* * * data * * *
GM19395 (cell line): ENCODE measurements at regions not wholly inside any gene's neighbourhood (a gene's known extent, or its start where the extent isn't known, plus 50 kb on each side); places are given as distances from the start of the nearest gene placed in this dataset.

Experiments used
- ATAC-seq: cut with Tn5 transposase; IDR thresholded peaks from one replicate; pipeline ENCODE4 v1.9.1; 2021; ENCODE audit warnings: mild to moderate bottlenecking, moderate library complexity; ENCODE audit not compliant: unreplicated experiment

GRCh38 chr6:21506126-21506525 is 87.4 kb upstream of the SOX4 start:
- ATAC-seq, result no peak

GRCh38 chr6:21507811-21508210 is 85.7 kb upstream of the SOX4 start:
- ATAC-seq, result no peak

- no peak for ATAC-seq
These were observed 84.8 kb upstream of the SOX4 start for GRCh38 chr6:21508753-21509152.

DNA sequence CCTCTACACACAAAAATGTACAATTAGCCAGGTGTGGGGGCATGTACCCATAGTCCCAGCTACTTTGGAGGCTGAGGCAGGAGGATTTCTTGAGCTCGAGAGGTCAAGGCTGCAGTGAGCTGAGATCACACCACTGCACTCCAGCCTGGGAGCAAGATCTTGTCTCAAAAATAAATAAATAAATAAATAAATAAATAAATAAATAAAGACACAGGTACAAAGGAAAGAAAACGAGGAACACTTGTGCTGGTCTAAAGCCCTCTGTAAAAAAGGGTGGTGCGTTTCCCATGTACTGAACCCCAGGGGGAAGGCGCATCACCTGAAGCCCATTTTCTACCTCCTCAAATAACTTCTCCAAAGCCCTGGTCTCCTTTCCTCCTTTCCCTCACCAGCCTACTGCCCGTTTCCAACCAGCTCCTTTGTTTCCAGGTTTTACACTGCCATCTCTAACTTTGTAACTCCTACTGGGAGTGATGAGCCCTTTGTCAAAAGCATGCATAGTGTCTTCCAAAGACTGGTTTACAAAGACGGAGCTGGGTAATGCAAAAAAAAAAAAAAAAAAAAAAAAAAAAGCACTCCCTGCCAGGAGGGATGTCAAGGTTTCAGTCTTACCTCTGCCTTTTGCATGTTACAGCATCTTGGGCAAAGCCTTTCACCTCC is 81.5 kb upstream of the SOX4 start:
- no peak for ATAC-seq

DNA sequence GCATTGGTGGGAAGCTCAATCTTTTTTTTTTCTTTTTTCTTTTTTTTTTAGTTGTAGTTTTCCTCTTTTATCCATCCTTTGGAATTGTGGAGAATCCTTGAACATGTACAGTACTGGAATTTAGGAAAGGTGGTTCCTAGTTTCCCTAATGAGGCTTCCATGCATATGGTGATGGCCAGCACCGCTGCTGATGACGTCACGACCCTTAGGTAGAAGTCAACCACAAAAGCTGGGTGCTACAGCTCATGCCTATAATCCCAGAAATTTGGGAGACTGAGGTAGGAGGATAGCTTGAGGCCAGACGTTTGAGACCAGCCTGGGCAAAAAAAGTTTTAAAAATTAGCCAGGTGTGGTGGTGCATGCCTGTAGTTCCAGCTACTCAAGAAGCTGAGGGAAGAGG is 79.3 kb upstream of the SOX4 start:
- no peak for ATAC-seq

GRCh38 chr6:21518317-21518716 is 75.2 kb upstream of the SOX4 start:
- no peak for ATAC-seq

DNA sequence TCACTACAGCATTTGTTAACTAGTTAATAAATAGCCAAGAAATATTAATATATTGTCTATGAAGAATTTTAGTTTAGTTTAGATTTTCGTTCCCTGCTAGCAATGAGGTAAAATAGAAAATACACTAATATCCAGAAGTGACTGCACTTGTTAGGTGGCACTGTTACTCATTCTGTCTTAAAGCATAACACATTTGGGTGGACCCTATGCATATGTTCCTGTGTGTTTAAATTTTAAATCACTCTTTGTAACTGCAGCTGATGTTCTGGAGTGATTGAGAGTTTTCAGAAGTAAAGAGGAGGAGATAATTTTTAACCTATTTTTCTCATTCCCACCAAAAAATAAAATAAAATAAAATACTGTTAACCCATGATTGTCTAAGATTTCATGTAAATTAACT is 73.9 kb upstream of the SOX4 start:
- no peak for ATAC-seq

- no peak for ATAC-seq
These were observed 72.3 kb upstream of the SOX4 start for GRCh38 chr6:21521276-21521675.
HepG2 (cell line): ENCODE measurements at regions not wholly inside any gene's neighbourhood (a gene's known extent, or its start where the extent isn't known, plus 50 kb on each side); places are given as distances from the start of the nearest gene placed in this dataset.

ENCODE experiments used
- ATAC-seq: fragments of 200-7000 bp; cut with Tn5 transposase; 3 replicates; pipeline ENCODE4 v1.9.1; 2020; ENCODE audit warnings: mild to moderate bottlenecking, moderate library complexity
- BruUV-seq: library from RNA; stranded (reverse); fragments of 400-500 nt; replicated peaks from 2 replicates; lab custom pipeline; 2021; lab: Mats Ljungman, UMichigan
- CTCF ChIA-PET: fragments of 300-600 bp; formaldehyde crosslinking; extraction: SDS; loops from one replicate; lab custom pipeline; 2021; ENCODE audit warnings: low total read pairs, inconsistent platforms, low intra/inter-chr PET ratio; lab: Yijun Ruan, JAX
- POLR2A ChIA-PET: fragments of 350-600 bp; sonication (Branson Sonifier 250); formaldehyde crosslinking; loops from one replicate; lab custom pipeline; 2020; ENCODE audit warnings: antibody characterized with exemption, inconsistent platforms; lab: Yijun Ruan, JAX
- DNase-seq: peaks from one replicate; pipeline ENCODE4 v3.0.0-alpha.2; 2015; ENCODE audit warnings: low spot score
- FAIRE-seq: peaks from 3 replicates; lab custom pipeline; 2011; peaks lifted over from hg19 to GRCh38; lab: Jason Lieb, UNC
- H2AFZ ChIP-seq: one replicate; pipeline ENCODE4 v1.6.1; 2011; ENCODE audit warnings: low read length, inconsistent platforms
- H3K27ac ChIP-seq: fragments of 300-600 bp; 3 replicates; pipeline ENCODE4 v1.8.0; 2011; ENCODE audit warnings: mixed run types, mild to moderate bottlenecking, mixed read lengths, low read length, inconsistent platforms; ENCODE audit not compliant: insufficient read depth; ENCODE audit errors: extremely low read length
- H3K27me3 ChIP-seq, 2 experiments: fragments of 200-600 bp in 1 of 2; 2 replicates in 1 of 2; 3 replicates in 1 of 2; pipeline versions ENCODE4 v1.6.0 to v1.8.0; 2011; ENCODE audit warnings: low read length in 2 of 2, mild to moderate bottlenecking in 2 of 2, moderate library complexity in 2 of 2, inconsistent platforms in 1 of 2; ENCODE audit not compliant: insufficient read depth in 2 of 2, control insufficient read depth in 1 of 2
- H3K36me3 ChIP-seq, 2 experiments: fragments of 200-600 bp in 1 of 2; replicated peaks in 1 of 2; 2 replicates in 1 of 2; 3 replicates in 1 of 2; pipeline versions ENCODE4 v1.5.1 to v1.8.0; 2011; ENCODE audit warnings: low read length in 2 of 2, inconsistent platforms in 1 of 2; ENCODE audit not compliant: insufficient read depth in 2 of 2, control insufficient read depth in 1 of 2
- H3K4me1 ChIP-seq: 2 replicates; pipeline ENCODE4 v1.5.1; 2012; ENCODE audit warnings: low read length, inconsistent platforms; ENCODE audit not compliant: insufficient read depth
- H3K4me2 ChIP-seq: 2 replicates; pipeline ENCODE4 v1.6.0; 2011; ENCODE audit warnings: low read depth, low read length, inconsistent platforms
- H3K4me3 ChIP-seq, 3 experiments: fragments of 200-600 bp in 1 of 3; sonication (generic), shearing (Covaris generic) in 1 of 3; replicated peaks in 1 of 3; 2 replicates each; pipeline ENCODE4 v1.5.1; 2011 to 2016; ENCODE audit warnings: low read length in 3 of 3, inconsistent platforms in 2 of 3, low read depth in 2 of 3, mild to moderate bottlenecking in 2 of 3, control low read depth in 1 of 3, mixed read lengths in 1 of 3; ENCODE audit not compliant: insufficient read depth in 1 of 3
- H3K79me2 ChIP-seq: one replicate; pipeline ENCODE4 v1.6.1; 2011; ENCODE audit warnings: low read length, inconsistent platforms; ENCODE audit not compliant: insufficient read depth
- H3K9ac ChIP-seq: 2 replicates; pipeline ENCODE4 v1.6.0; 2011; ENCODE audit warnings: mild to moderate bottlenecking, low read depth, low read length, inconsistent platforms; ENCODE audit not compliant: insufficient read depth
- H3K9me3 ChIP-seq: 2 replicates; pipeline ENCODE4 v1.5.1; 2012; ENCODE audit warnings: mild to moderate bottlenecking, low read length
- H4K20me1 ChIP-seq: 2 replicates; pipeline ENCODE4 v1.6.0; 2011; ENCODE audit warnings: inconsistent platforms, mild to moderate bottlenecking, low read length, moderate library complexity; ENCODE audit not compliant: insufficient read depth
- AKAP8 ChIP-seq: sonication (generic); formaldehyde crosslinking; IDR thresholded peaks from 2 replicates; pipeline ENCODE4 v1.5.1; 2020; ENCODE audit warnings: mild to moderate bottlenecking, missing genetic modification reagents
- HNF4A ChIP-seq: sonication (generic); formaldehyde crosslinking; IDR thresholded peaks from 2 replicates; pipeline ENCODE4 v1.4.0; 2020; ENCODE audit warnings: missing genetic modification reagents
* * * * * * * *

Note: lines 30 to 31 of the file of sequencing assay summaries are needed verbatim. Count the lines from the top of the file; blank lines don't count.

- H3K27me3 ChIP-seq, 2 experiments: fragments of 200-600 bp in 1 of 2; 2 replicates in 1 of 2; 3 replicates in 1 of 2; pipeline versions ENCODE4 v1.6.0 to v1.8.0; 2011; ENCODE audit warnings: low read length in 2 of 2, mild to moderate bottlenecking in 2 of 2, moderate library complexity in 2 of 2, inconsistent platforms in 1 of 2; ENCODE audit not compliant: insufficient read depth in 2 of 2, control insufficient read depth in 1 of 2
- H3K36me3 ChIP-seq, 2 experiments: fragments of 200-600 bp in 1 of 2; replicated peaks in 1 of 2; 2 replicates in 1 of 2; 3 replicates in 1 of 2; pipeline versions ENCODE4 v1.5.1 to v1.8.0; 2011; ENCODE audit warnings: low read length in 2 of 2, inconsistent platforms in 1 of 2; ENCODE audit not compliant: insufficient read depth in 2 of 2, control insufficient read depth in 1 of 2